As mentioned in the previous article, on one side of Kubernetes, we get something called the control plane.
This is the control system that can make decisions about the cluster. For example, ensuring enough pods are online at all times and routing traffic correctly.
What is the control plane
The control plane is really like the brains of the operation. It includes several components that control your cluster, manage data, state data, and configuration.
It's also solely responsible for ensuring the cluster works the way you want it to, which you defined declaratively (more on that later).
Let's take a closer look at the components inside the control plane.
The API server is one of the components inside the control plane, and it exposes the Kubernetes API. This API server is the front end of the Kubernetes control plane.
It's responsible for all external and internal requests. The API server is also designed to scale horizontally, meaning you can spool up multiple instances and communicate between them.
This particular component is used for scheduling pods onto specific nodes according to your needs and resources. It can determine the best place to put a pod based on multiple requirements.
The controller is a component that handles all the controller processes, of which we have multiple combined in this one.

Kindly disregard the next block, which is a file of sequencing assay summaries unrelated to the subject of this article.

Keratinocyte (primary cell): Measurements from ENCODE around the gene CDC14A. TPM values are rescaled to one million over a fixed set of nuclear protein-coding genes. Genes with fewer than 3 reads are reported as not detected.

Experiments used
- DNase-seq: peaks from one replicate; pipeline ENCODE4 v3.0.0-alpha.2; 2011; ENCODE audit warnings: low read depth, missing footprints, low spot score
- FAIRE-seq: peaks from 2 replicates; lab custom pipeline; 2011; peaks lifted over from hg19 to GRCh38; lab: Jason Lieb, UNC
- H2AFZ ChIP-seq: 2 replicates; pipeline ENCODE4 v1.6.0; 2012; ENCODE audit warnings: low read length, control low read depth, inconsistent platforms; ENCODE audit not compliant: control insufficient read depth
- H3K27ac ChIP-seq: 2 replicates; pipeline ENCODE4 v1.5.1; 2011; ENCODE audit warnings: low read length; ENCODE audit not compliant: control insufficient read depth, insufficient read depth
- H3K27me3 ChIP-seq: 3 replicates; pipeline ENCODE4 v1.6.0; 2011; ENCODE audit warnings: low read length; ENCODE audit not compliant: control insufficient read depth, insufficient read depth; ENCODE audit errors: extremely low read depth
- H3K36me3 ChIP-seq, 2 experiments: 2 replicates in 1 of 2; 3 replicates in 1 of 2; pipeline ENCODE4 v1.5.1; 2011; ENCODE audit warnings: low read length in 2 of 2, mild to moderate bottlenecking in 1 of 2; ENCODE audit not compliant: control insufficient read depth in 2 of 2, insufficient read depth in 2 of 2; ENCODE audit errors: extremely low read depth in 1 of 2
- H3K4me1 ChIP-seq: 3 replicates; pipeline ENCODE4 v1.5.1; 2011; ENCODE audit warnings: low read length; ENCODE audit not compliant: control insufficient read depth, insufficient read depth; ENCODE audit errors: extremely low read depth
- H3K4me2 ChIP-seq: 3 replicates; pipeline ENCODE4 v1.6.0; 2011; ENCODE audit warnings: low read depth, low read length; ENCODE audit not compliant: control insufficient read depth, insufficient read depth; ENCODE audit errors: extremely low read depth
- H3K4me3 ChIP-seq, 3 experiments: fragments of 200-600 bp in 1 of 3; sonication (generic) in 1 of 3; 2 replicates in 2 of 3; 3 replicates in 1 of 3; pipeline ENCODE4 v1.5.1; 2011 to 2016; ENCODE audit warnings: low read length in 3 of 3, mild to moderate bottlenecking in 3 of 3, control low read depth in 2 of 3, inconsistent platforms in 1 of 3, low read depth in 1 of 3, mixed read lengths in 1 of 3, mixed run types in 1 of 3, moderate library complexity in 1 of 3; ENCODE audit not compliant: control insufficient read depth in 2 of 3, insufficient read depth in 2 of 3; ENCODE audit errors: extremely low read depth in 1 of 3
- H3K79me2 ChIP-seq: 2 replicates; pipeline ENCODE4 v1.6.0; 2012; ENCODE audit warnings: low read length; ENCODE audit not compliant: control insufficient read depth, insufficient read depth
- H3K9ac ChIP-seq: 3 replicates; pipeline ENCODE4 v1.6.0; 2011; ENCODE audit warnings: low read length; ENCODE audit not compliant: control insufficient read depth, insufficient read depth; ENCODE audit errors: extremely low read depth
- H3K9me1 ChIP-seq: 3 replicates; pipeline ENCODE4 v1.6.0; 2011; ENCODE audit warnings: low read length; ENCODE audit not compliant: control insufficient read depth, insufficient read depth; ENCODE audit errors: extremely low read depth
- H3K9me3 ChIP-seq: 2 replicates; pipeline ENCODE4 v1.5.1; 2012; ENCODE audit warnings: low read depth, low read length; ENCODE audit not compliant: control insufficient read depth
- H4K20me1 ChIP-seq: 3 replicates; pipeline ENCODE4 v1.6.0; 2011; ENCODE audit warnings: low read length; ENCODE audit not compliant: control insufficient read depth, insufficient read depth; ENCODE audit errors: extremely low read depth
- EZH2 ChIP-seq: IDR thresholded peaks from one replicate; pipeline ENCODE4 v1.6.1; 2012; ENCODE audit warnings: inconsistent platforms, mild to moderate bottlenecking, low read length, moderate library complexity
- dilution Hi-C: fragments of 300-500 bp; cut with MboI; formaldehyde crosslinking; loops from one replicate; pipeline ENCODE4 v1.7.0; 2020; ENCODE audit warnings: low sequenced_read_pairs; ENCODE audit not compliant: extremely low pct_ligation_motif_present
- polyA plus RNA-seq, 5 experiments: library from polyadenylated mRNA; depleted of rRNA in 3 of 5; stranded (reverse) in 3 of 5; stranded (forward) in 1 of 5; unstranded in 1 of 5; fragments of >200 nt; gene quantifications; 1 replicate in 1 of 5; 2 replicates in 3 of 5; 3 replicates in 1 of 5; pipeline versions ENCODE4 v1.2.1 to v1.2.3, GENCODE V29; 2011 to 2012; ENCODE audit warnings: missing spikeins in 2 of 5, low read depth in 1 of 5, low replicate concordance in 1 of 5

Some of these types are:
- Node controller: Ensuring the nodes are up and acting on failing nodes.
- Job controller: Watches for once-off jobs, creates a pod to run the job, and fails them once they're done.
- Namespace controller: Handle all the namespace-specific actions to act on.
And so on, there is a bigger list. Let's go into detail in another article.
The controller manager, it's the overseer of all the individual controllers.
This consists of a key-value database used by Kubernetes to store information about your cluster state and config.
This particular element contains cloud-specific logic. It lets you link the uniform Kubernetes and each cloud provider's specific needs.
It's important to note this component only exists when running your service on a cloud provider. Locally there is no need for one.
As with the kube-controller-manager, the cloud controller is split into multiple individual controllers depending on the cloud provider's offer.
The Control Plane is the brains of the operation and can interact between all the resources and systems our cluster needs.
It provides multiple individual components that all serve their purposes.